The genus Candida contains a range of clinically important yeast-like fungi including the important human pathogen Candida albicans .
Diseases caused by Candida species include superficial infections of the oral cavity and vagina and deep-seated systemic infections, which have a mortality rate of 35-50%. In the majority of cases, these infections occur in immunocompromised individuals. In addition to C. albicans , a number of other species belonging to the genus Candida have increasingly been identified as important human pathogens. One of the most interesting of these species is C. dubliniensis .
C. dubliniensis was first identified and described in 1995. It is particularly associated with oral candidosis in HIV-infected individuals. Prior to this date, C. dubliniensis isolates were misidentified as C. albicans due to their ability to produce germ tubes and chlamydospores, traits previously used for the definitive identification of C. albicans .
Published Genome Data
The Wellcome Trust Sanger Institute Pathogen Genomics group sequenced the genome of Candida dubliniensis in collaboration with Dr. Derek Sullivan, Dr. Gary Moran and Prof. David Coleman of the School of Dental Science, Trinity College, Dublin and Prof. Neil Gow of the Department of Molecular and Cell Biology, University of Aberdeen.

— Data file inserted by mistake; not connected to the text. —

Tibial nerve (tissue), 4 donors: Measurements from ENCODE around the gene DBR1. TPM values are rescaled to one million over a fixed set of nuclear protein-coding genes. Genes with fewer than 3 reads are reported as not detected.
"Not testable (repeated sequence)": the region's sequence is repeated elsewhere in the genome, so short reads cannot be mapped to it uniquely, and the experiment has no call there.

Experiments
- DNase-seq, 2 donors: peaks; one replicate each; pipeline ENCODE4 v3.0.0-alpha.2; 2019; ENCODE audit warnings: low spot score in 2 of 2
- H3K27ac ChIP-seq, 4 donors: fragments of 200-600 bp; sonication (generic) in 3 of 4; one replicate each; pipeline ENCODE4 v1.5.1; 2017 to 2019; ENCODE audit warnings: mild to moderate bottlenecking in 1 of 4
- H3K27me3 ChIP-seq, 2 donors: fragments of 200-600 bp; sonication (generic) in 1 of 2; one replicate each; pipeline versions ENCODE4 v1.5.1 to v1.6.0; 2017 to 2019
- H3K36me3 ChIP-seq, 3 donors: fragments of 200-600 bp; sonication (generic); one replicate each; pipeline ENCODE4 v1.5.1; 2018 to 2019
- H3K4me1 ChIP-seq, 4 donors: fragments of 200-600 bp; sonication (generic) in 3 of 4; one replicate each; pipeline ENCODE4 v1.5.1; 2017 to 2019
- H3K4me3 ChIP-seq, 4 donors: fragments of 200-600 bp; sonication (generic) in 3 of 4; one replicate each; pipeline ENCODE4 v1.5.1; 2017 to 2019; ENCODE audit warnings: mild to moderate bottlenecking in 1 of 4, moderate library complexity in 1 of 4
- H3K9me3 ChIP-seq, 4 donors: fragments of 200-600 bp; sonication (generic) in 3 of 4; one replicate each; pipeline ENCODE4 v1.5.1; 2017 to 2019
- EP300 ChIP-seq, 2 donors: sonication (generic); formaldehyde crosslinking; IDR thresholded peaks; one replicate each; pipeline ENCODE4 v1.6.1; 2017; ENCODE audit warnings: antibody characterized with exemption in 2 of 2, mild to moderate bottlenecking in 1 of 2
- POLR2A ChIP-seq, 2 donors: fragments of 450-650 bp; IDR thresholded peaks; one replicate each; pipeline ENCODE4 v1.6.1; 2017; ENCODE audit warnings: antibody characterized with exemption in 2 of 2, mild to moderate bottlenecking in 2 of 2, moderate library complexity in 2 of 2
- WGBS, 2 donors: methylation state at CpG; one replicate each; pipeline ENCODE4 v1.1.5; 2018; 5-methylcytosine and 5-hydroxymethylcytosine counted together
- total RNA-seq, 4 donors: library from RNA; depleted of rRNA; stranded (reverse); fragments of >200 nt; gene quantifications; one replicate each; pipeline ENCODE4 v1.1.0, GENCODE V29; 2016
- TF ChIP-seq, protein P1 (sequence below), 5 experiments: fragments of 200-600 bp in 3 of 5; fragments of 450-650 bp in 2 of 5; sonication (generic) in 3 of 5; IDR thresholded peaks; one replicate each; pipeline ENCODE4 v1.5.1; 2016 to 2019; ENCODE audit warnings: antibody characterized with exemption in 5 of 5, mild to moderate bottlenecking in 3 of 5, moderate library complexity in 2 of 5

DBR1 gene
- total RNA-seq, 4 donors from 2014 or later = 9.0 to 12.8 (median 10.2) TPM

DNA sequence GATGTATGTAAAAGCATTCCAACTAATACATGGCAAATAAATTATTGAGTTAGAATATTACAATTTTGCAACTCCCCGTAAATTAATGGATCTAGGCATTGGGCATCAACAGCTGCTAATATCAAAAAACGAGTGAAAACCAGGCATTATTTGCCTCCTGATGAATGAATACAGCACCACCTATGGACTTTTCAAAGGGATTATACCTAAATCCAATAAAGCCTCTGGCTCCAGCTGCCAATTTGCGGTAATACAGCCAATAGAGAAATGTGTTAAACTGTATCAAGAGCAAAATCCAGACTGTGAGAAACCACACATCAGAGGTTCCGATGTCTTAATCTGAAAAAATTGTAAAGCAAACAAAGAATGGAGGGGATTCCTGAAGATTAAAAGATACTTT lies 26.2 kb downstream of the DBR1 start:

The genome currently consists of 8 chromosomal contigs larger than 100kb containing 262288 reads with a total length of 14.6 Mb. These contigs represent the majority of a haploid assembly. Work is continuing to finalise the assembly and resolve the ribosomal gene repeats.
The sequence data are available via GenBank/EMBL/DDBJ with accession numbers FM992688 to FM992695.
Data Use Statement
This sequencing centre plans on publishing the completed and annotated sequences in a peer-reviewed journal as soon as possible. Permission of the principal investigator should be obtained before publishing analyses of the sequence/open reading frames/genes on a chromosome or genome scale. See our data sharing policy.
Please address all sequencing enquiries to: firstname.lastname@example.org